Why, if you are offering a 4% commission, don't realtors seem to be interested in for sale by owner listings?

Im selling a seasonal waterfront restaurant that is packed all summer long. It has great financials...It should be an easy sell.
In Selling Property - Asked by Daniel W. - May 13, 2011
Report Abuse
Answer this Question


Aurelio M.
Torrance, CA

The typical commission for a business opportunity is 5% to selling broker. Unless you are selling the restaurant and the real estate together 4% may actually be lower than the norm. The reason most properties and or businesses don't sell is price. There will always be a buyer at the right price. As you may already know the restaurant business is a tough business and your buyer pool may be very small. I know that doing a for sale by owner may save you some money, but you may want to weigh things out. A good listing broker will do more than just put it on a few MLS systems, they will tap into a vaste network of business buyers and their agents representing them. If you are stuck on doing this yourself, I would pick up the phone and start calling other restaurants in the area to see if you can get some bites. Thank you and get the place sold soon.

May 19, 2011
Report Abuse
Rob M.
Lender/Mortgage Broker
Houston, TX

My experiences with FSBO have always been less than smooth. Most owners do not deal in CRE for a living and this can be a problem with understanding laws and the general workings of a CRE deal. This issues can sometimes lead to not only wasted time, but also monetary expenditures for a potential buyer. The same problems ring true with residential agents working a CRE deal, not enough knowledge or experience. For those resi-mercial agents, please work with an expericenced mentor to gain skill and knowledge before stepping into the realm or better yet, refer the deal out to an experienced Commercial Real Estate agent and get the referal fee.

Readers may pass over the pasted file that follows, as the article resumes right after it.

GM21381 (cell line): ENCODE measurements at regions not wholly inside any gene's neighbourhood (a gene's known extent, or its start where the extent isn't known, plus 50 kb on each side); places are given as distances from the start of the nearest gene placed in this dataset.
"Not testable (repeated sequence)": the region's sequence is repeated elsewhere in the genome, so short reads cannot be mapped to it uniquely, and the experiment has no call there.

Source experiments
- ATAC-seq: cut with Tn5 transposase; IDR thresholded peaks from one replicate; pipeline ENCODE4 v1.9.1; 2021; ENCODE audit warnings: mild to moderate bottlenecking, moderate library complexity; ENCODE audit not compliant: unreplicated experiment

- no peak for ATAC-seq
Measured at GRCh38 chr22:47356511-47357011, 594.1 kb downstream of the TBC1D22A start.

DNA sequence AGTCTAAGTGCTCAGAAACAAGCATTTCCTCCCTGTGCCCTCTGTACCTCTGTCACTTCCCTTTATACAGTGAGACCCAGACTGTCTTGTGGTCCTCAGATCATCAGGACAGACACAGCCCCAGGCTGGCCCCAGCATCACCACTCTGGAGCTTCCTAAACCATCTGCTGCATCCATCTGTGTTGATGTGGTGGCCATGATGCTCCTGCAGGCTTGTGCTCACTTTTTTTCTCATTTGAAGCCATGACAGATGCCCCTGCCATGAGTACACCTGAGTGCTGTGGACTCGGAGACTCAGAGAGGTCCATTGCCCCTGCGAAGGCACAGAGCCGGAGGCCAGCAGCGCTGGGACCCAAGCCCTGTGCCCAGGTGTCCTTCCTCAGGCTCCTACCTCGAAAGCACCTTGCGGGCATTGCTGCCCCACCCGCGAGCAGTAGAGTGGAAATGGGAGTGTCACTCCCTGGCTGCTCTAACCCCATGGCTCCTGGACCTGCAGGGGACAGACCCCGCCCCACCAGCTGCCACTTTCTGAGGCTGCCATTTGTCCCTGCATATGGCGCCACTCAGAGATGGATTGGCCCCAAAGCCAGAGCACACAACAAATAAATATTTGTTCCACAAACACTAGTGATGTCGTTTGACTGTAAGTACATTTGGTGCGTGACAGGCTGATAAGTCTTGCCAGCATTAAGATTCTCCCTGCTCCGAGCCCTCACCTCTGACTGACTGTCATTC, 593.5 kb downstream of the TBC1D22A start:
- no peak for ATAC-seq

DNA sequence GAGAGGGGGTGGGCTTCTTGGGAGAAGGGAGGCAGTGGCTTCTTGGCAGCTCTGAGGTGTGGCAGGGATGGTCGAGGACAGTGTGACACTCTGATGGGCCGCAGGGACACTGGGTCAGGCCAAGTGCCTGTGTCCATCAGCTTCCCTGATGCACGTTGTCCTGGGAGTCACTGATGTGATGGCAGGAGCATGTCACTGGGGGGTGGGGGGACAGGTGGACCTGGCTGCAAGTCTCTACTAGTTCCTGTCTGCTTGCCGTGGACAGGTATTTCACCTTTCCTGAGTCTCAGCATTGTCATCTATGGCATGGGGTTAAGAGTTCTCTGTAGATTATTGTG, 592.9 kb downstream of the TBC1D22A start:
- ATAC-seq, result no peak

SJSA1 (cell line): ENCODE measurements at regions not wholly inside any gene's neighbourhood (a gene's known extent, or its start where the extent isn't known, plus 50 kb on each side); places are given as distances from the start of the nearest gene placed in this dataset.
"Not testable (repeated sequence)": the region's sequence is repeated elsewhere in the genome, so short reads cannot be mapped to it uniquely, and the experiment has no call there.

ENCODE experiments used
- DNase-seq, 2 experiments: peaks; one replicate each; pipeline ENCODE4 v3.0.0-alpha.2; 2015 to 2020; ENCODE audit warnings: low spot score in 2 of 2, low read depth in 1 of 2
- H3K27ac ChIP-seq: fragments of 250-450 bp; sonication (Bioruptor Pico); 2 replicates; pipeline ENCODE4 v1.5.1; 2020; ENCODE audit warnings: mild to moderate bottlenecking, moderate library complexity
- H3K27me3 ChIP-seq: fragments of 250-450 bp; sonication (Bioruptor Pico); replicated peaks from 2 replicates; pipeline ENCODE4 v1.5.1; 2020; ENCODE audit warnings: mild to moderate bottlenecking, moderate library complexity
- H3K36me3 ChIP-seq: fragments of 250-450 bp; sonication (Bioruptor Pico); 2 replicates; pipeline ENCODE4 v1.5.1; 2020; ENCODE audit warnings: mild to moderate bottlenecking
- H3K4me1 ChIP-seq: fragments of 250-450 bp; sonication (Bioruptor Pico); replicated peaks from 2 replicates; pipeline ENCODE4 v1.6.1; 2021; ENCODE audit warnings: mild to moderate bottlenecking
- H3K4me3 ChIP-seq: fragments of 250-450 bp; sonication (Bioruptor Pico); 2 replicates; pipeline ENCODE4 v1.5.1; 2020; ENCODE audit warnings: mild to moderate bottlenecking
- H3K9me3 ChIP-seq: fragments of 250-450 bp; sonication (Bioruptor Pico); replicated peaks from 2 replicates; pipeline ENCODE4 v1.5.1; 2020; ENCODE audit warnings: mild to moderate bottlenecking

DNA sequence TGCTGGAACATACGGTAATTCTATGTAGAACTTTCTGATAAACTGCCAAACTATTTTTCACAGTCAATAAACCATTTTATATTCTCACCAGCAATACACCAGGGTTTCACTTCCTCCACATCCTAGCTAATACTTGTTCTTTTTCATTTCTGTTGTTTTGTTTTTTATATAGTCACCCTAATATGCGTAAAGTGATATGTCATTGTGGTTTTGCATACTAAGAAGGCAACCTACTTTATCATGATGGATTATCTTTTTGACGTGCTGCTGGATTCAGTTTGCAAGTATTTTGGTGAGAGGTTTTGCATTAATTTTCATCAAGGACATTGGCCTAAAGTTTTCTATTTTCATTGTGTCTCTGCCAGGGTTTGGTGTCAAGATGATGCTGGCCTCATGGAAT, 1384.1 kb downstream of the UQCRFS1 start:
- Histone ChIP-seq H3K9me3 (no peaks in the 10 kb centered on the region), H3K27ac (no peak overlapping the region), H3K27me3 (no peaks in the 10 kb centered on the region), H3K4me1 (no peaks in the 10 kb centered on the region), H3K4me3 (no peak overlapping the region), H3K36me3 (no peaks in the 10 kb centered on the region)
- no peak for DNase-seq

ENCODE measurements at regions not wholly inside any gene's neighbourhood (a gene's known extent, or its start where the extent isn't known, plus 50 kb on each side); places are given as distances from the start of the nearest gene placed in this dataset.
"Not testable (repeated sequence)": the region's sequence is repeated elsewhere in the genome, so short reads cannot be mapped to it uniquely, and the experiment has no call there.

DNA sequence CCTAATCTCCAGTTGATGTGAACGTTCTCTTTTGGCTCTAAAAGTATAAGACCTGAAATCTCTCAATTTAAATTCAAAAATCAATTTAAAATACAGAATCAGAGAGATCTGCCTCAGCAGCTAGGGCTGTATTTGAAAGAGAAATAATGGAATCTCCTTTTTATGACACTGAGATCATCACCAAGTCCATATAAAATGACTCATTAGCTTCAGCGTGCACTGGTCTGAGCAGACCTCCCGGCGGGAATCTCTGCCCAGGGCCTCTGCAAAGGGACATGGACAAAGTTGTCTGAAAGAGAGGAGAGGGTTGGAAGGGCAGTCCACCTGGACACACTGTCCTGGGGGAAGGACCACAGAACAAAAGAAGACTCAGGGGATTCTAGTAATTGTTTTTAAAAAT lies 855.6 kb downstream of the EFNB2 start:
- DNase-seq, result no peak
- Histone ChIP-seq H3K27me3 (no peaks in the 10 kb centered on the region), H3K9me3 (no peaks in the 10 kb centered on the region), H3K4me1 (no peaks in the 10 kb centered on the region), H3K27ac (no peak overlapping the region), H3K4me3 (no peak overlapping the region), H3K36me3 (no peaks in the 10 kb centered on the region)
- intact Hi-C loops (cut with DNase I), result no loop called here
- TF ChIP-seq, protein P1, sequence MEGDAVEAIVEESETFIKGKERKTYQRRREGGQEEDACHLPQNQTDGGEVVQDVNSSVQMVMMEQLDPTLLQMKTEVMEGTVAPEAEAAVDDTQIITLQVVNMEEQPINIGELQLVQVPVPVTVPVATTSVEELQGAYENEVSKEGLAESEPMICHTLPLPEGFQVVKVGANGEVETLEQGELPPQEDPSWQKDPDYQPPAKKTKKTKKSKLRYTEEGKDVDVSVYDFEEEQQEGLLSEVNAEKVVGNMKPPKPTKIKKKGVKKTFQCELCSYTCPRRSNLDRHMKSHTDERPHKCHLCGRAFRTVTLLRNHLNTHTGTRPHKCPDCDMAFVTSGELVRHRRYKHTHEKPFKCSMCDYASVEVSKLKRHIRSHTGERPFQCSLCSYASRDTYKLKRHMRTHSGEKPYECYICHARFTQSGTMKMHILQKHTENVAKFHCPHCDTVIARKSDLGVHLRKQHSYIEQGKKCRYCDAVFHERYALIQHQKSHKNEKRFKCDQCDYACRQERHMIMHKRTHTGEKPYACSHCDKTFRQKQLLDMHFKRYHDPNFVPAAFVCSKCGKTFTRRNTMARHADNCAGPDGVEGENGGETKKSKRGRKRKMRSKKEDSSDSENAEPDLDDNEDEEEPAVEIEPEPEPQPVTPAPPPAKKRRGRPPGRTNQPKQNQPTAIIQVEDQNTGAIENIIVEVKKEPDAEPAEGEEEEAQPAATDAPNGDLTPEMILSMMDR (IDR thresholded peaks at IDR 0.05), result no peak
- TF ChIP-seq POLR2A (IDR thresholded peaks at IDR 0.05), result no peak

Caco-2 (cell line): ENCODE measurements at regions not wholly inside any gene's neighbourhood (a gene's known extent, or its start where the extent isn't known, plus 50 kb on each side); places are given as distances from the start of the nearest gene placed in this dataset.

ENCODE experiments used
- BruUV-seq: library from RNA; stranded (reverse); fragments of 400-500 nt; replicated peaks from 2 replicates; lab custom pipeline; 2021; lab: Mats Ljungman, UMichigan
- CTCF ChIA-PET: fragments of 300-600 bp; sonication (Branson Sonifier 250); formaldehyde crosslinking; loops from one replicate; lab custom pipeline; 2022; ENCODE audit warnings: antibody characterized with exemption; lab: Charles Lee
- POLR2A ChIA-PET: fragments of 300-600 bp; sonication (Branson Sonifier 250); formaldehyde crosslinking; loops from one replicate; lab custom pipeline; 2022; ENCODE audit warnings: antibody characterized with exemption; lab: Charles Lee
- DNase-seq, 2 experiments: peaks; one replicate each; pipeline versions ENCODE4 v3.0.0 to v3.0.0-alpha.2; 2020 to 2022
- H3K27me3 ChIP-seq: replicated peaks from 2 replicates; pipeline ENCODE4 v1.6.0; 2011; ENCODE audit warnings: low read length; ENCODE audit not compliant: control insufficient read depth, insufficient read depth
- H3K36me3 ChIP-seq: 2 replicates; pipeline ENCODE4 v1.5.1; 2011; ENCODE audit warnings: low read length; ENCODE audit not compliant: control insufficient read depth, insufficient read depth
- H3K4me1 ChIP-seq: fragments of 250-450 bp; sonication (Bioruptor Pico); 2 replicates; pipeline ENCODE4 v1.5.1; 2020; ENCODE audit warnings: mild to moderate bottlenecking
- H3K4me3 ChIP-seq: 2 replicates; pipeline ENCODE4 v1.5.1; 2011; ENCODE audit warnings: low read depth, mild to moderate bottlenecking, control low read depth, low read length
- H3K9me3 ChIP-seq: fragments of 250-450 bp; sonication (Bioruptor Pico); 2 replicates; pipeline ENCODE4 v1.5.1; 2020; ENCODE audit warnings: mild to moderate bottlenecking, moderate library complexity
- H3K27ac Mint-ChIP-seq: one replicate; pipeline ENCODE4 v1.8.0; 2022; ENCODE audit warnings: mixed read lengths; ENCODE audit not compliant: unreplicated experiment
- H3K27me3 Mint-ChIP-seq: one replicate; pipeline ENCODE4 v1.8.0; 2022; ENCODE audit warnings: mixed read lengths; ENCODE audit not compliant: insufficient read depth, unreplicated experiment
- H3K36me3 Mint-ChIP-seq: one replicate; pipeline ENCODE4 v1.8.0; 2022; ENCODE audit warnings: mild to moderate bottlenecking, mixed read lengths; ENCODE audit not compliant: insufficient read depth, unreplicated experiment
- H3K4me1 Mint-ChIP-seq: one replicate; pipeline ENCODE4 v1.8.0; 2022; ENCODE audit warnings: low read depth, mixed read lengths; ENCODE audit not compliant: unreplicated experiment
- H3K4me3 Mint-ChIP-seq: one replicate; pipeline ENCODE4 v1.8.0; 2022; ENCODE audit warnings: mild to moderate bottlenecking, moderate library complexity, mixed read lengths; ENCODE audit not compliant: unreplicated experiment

May 23, 2011
Report Abuse
Tai N.
City Of Industry, CA

Daniel W., both Aurelio and Rob make great points. A good broker will let you know off the bat if your pricing is inline with market, they will also get your business/property sold. As a side note: if it is only the business you are selling, then you should consider engaging a business broker as oppose to a commercial real estate broker. At the end of the day, if the brokers business is to sell, if the broker does not deliver the results you want, then you lose nothing.

May 26, 2011
Report Abuse
Rick L.
Doral, FL

Its not about the rate its about by pass issues. While a broker can be trying to make the 100 meter dash to due diligence for that 4%, the owner has no contractual obligation to broker.The owner and buyer can deal directly after being presented and leave the broker out of the deal.

May 31, 2011
Report Abuse
Jeremy C.
Andover, MA

Brokers must control one side of the deal, either the buyer or the seller to invest in the opportunity to make a deal. Most investors want to represent themselves, so they rely on brokers to send them listings, where they represent the sellers. If you are not represented, you're better off marketing your opportunity to investors directly, because brokers who aren't protected, typically don't want to take the risk, particularly in Massachusetts commercial real estate.

Jul 10, 2011
Report Abuse
Dorene S.
Torrance, CA

It's a low commission rate for Commercial Brokerages would be my best guess. Because of the liability factor and the great deal of work that goes into successfully selling Commercial Property, most Commercial Brokers would shy away from something like this. My advice is to sign a contract with a brokerage and negotiate the going rate.

Aug 19, 2011
Report Abuse

Welcome to Answers

LoopNet Answers is where the commercial real estate community shares what they know to help each other out. And it's all for free.

Ask a question to get advice from brokers, investors, professionals and local experts.

Answer questions to raise your visibility as a trusted advisor and build new relationships.

Ask a Question

Post Question